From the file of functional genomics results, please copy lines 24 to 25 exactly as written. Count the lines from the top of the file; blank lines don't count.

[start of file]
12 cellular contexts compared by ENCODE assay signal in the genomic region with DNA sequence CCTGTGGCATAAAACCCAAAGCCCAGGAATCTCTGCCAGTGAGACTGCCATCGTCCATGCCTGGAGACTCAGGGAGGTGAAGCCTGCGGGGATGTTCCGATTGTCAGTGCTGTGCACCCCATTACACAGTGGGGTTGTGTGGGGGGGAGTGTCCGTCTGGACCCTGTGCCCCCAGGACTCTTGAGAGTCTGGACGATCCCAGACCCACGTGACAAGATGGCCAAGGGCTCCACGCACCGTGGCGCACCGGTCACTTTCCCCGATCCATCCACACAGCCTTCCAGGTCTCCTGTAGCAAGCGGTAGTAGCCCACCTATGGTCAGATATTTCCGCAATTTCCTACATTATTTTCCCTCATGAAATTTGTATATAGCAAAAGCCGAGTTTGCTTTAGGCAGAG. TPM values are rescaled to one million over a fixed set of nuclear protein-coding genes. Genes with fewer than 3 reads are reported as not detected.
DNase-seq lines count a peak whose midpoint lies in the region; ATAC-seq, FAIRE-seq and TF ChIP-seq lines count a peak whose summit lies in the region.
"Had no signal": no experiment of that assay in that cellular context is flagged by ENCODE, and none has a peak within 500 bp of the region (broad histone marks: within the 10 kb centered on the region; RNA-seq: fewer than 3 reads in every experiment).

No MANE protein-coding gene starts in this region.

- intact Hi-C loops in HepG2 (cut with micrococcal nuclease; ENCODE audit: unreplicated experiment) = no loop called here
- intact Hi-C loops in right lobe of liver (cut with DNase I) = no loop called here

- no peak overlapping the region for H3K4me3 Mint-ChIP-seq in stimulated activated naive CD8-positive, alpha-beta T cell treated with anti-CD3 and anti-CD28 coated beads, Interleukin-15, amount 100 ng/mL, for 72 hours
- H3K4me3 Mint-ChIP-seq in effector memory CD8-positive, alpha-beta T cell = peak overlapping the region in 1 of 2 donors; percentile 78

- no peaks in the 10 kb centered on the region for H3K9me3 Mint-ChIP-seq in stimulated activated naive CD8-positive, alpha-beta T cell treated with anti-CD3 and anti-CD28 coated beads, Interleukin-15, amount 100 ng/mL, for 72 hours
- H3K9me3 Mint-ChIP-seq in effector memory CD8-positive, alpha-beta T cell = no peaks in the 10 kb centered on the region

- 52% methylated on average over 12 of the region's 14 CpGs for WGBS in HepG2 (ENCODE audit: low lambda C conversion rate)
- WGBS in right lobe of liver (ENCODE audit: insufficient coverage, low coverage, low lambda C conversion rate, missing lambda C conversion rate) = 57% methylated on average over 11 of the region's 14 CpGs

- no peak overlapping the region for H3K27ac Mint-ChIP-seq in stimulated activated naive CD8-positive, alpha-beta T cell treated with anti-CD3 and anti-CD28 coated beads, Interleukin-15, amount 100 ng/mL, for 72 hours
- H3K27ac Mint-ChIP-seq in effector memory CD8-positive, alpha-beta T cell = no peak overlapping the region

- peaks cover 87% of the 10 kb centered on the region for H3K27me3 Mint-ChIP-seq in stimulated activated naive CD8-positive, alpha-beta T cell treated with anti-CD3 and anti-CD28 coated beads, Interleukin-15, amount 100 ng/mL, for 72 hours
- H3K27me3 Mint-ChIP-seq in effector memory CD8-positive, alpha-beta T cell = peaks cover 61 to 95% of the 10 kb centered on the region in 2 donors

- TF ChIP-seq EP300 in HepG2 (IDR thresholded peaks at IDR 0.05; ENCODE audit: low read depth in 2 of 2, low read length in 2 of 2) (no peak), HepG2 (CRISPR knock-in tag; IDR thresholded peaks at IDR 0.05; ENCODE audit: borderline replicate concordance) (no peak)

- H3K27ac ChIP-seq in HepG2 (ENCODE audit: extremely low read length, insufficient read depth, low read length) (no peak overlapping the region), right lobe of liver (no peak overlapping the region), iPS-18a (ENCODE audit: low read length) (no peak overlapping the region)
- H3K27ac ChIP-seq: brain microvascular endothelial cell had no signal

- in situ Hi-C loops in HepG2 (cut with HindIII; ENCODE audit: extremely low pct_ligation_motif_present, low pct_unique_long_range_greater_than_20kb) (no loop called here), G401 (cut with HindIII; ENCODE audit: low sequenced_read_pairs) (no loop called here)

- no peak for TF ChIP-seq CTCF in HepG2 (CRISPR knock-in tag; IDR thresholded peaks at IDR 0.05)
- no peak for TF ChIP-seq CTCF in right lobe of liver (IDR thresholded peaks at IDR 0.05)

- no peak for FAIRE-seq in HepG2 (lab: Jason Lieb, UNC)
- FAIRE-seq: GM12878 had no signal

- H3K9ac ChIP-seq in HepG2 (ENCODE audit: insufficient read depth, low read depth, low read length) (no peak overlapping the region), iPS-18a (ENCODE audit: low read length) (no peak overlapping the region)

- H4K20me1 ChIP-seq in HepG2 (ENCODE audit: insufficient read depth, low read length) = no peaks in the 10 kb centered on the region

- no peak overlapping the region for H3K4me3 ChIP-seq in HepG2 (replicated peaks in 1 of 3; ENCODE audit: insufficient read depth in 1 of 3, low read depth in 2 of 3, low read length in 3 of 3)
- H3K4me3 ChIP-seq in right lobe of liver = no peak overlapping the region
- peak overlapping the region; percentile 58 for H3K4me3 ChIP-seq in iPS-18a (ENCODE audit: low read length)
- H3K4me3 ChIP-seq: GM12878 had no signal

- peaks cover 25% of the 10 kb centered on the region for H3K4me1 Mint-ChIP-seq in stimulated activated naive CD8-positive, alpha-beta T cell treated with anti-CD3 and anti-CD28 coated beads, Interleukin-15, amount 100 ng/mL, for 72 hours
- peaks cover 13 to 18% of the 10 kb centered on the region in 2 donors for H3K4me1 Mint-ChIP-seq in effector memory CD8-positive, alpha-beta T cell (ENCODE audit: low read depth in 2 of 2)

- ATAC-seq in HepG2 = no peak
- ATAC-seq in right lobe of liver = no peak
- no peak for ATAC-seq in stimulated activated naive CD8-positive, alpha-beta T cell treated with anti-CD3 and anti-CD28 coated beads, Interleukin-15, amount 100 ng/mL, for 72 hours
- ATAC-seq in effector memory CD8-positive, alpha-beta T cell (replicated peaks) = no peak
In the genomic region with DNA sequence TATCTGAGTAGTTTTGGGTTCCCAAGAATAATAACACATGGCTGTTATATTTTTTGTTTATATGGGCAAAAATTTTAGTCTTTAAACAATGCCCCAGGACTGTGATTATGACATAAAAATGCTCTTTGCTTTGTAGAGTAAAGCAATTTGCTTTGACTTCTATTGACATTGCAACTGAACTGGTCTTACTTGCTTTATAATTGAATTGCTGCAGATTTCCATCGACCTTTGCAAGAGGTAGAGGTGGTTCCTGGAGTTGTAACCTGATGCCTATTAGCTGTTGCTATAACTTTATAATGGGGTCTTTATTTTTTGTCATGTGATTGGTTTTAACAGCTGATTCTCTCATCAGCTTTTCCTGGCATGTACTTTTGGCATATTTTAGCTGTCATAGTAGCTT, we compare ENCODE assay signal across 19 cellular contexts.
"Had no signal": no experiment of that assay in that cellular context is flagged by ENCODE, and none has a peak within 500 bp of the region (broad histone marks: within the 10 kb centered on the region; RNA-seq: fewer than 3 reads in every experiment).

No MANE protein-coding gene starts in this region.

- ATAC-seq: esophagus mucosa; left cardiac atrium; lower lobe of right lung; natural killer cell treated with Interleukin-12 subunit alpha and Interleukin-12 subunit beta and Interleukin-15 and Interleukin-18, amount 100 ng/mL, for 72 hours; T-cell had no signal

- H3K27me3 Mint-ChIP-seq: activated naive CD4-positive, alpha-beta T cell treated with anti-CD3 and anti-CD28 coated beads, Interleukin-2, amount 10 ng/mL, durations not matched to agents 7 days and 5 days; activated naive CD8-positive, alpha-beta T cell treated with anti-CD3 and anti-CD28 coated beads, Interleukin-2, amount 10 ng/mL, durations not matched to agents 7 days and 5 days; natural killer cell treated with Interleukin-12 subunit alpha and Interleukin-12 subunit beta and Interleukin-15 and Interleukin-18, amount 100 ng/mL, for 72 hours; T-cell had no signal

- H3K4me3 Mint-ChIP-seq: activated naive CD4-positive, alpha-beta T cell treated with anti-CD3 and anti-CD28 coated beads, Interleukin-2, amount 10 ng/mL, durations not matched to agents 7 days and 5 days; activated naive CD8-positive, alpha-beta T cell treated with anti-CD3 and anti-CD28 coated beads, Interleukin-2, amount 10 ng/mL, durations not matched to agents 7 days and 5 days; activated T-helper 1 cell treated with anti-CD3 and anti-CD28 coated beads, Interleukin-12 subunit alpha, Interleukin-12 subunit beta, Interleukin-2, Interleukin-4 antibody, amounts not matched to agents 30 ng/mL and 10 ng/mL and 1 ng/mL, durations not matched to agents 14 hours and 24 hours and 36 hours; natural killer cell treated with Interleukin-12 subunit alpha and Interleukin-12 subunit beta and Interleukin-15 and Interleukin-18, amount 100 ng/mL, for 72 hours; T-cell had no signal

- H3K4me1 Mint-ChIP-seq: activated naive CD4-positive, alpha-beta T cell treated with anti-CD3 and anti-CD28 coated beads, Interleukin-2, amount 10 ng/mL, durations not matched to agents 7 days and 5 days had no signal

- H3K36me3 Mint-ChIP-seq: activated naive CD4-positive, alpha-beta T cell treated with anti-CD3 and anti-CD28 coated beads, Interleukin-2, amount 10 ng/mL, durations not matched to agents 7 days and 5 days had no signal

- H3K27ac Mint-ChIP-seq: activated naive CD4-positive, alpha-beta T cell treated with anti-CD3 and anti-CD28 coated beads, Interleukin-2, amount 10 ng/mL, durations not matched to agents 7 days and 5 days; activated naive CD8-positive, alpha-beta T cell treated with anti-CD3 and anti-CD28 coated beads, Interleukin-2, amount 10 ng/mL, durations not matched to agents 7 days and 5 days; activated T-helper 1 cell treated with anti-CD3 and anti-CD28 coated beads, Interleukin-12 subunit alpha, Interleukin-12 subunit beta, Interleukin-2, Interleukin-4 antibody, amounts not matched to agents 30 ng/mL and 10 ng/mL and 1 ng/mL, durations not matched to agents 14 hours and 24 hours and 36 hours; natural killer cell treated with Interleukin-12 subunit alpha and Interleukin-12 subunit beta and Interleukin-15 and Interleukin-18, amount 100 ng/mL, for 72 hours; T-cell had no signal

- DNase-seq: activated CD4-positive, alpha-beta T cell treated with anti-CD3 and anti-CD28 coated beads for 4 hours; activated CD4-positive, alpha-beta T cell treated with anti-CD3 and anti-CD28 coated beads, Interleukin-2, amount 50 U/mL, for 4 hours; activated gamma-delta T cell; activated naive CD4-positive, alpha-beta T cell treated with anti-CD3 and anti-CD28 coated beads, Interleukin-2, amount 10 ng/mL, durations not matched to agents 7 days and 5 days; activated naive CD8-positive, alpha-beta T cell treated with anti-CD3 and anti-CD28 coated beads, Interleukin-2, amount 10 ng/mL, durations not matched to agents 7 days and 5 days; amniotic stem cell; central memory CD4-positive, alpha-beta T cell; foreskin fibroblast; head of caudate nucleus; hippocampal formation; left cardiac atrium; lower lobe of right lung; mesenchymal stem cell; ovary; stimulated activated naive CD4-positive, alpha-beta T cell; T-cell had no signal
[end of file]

- FAIRE-seq: GM12878 had no signal

- H3K9ac ChIP-seq in HepG2 (ENCODE audit: insufficient read depth, low read depth, low read length) (no peak overlapping the region), iPS-18a (ENCODE audit: low read length) (no peak overlapping the region)